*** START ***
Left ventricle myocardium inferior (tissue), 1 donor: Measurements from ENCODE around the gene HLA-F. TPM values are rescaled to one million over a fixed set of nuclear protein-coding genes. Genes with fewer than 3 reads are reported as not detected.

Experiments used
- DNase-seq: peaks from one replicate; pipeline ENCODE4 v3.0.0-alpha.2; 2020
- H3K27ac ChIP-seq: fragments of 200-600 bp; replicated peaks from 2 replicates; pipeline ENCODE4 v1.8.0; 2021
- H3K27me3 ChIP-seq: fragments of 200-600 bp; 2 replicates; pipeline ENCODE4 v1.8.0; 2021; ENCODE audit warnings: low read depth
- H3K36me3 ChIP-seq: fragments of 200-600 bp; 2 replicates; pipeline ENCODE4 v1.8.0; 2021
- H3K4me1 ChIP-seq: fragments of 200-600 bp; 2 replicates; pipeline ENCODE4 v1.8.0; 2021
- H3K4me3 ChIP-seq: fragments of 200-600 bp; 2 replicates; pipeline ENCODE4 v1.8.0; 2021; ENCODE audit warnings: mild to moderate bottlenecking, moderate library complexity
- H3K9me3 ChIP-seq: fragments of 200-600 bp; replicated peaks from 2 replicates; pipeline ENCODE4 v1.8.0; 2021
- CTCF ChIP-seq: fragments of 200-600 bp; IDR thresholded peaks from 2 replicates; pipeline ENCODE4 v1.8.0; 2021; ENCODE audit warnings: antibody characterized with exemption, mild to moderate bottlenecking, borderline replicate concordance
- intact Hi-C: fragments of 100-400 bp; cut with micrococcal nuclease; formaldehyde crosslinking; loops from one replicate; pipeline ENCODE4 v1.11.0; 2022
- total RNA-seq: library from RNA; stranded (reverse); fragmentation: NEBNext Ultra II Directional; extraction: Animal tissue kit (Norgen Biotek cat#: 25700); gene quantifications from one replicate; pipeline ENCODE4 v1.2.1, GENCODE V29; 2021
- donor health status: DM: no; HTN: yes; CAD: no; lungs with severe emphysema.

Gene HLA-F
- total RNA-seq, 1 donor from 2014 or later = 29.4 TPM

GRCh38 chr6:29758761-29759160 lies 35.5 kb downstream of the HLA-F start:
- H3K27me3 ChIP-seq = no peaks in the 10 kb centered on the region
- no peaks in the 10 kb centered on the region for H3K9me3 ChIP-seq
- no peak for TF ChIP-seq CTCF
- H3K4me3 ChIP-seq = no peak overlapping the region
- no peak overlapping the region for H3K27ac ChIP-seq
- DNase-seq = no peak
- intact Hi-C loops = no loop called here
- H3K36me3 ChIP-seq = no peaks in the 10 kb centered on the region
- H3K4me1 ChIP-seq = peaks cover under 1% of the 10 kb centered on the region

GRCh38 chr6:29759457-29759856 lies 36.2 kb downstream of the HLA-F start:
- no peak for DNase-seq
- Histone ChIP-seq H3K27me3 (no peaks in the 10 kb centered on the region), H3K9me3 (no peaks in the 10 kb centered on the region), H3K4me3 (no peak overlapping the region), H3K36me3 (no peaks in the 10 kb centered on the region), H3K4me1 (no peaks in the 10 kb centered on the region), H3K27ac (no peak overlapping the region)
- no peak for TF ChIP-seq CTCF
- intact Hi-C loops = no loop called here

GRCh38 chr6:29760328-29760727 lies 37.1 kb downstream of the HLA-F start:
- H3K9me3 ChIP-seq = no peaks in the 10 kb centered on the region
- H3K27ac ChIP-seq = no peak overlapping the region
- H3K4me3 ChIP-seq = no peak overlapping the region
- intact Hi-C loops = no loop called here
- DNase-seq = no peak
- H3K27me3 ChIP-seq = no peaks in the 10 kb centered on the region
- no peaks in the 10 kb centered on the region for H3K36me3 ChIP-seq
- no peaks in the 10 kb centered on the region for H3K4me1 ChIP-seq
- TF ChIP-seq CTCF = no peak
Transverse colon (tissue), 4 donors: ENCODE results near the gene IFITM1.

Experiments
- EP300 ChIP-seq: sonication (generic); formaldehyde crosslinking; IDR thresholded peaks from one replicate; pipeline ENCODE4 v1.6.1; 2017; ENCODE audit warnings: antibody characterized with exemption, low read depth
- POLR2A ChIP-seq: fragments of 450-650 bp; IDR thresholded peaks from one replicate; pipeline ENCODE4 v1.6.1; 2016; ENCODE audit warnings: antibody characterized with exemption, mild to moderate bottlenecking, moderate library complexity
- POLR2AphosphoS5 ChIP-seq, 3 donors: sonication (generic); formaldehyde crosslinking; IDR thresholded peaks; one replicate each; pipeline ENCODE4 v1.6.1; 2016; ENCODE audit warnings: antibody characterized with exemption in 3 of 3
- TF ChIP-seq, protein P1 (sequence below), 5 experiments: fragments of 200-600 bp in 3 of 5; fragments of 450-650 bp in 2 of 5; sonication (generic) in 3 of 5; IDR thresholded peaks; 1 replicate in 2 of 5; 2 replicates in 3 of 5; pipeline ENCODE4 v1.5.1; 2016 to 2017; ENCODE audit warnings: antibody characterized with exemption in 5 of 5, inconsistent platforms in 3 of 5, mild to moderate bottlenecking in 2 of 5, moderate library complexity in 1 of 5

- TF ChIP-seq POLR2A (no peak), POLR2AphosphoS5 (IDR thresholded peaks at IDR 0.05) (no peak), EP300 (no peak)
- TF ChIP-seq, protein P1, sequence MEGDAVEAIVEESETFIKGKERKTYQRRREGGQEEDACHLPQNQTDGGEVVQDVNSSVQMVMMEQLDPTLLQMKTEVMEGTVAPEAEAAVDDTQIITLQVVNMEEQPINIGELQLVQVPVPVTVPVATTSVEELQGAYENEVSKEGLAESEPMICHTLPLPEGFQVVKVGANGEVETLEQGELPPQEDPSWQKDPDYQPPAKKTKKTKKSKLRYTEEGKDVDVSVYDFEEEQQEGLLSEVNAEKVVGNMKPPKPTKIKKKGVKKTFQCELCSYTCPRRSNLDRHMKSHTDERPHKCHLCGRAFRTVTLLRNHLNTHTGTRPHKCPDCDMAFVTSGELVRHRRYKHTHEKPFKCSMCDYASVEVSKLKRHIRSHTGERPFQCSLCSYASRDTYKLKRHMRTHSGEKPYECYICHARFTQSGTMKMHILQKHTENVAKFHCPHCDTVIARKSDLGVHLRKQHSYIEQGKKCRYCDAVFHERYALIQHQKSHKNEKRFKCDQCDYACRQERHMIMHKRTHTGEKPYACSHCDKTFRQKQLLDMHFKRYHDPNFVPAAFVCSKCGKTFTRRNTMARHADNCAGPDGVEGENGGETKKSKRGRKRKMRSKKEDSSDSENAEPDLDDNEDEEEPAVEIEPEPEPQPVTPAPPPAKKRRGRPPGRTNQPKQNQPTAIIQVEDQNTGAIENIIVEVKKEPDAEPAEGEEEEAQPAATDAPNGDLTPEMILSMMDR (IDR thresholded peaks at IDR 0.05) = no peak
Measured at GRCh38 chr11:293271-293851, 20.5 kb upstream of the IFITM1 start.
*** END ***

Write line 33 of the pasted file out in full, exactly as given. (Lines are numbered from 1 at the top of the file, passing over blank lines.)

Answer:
- H3K27ac ChIP-seq = no peak overlapping the region